GDP: Soaring Structure Investment Makes Up for Slowing Consumption, as GDP Grows at 2.4 Percent in Q2

July 27, 2023

The economy grew at a 2.4 percent annual rate in the second quarter, as strong investment growth offset slower consumption growth. Consumption spending grew at just a 1.6 percent annual rate, down from a 4.6 percent rate in the first quarter. However, non-residential investment grew at a 7.7 percent rate. Investment accounted for 0.99 percentage points of the growth in the quarter, only slightly less than the 1.12 pp attributable to consumption.

Soaring Factory Investment Continues to be a Major Factor Driving Growth

All the categories of investment showed healthy growth in the quarter, with equipment investment growing at a 10.8 percent annual rate after falling in the prior two quarters. Those drops were likely driven largely by continuing supply chain problems with cars and semiconductor chips.

Structure investment increased at a 9.7 percent annual rate after growing at a 15.8 percent annual rate the last two quarters. This is driven by factory construction growing at a 94.0 percent annual rate. This is the clean energy and chip boom, resulting from the Inflation Reduction Act and CHIPS Act.

Investment in intellectual products grew at a modest 3.9 percent rate. The weakness is partly attributable to the writers’ strike, as investment in the entertainment category fell at a 1.2 percent rate after growing at a 5.5 percent rate in the first quarter.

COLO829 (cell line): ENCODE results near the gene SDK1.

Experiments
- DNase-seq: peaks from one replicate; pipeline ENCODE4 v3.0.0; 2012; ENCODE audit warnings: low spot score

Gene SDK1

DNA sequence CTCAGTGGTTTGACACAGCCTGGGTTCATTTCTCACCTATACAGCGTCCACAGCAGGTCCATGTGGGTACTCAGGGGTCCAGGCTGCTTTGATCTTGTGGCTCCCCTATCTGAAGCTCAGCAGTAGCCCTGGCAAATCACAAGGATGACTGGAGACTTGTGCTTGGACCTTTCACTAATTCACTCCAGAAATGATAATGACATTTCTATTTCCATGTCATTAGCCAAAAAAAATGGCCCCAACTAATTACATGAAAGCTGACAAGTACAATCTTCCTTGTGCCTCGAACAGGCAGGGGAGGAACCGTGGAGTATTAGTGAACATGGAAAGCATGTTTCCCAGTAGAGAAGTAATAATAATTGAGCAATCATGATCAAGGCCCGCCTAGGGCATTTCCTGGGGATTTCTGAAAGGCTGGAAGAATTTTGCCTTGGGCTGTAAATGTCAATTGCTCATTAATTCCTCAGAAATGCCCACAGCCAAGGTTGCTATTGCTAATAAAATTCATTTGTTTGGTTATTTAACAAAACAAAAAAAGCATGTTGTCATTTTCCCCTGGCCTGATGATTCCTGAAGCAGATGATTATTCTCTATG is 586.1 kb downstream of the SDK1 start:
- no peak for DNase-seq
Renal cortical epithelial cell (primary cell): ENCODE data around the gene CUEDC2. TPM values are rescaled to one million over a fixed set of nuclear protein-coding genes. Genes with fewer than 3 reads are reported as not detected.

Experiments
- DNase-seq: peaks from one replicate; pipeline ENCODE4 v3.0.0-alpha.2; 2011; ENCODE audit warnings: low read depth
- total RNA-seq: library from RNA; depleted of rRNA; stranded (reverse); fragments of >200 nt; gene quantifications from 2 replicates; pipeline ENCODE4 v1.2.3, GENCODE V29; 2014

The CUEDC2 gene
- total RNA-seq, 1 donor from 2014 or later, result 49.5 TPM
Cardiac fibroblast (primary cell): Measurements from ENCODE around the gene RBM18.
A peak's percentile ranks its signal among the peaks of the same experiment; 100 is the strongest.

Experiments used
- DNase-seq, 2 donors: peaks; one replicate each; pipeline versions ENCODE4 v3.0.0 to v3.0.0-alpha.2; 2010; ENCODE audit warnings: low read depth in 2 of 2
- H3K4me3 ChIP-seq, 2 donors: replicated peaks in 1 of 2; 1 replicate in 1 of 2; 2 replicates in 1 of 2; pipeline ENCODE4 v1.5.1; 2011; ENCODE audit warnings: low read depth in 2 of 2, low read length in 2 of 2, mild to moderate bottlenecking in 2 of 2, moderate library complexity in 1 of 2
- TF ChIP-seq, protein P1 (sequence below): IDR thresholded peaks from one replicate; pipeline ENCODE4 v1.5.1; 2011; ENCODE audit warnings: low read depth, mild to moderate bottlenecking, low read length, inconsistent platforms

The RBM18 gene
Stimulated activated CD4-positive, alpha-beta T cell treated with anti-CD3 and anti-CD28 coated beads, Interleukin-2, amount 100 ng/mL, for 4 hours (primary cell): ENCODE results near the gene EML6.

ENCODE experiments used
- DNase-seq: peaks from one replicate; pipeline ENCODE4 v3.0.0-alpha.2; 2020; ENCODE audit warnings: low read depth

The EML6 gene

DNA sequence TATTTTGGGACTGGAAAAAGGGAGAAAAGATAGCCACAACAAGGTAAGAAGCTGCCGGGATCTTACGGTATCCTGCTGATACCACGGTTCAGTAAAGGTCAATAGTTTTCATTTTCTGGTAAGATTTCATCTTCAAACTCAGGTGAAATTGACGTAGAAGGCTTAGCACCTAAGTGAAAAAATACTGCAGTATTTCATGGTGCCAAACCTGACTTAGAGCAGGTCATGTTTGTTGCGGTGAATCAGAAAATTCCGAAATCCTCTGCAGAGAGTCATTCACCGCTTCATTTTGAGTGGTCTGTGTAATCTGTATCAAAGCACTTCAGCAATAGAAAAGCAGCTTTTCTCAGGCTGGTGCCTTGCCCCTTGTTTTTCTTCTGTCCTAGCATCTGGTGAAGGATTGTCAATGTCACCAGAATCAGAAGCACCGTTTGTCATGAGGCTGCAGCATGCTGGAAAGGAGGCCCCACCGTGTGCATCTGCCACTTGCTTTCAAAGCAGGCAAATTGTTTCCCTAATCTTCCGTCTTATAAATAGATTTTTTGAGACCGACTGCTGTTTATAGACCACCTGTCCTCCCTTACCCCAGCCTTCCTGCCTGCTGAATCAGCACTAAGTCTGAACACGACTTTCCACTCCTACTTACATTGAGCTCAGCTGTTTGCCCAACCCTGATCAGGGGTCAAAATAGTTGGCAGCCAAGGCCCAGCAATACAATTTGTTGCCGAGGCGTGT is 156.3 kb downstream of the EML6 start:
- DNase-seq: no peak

Service Consumption Drives Growth in the Quarter

There was a huge surge in vehicle sales in the first quarter, which led to a 16.3 percent growth rate for durable goods. Vehicle sales fell somewhat in the second quarter, resulting in a modest 0.4 percent growth rate for durable goods. This was offset by a healthy 2.1 percent growth rate in consumption of services.

This is a sustainable pace, similar to the growth rate we were seeing before the pandemic. It is also encouraging that the pace of growth in healthcare spending seems to be relatively tame. Nominal spending on healthcare services did increase slightly as a share of total consumer spending in the quarter, rising from 15.9 percent to 16.0 percent of total consumption. However, this is down from 17.1 percent before the pandemic.

If healthcare spending remains contained, this will leave a lot more room for other areas to grow. However, an important caution is that nominal spending on prescription drugs rose at a 11.7 percent rate in the second quarter, after rising at a 10.9 percent rate in the first quarter. If this rapid pace of growth continues, it will be a problem.

Housing Continues to Contract at Modest Pace

Residential construction fell at a 4.2 percent rate in the second quarter after falling at a 4.0 percent rate in the first quarter. This subtracted 0.16 percentage points from growth in the quarter. Housing construction fell at double-digit rates in the last three quarters of 2022, subtracting an average of 1.18 pp from growth in these quarters.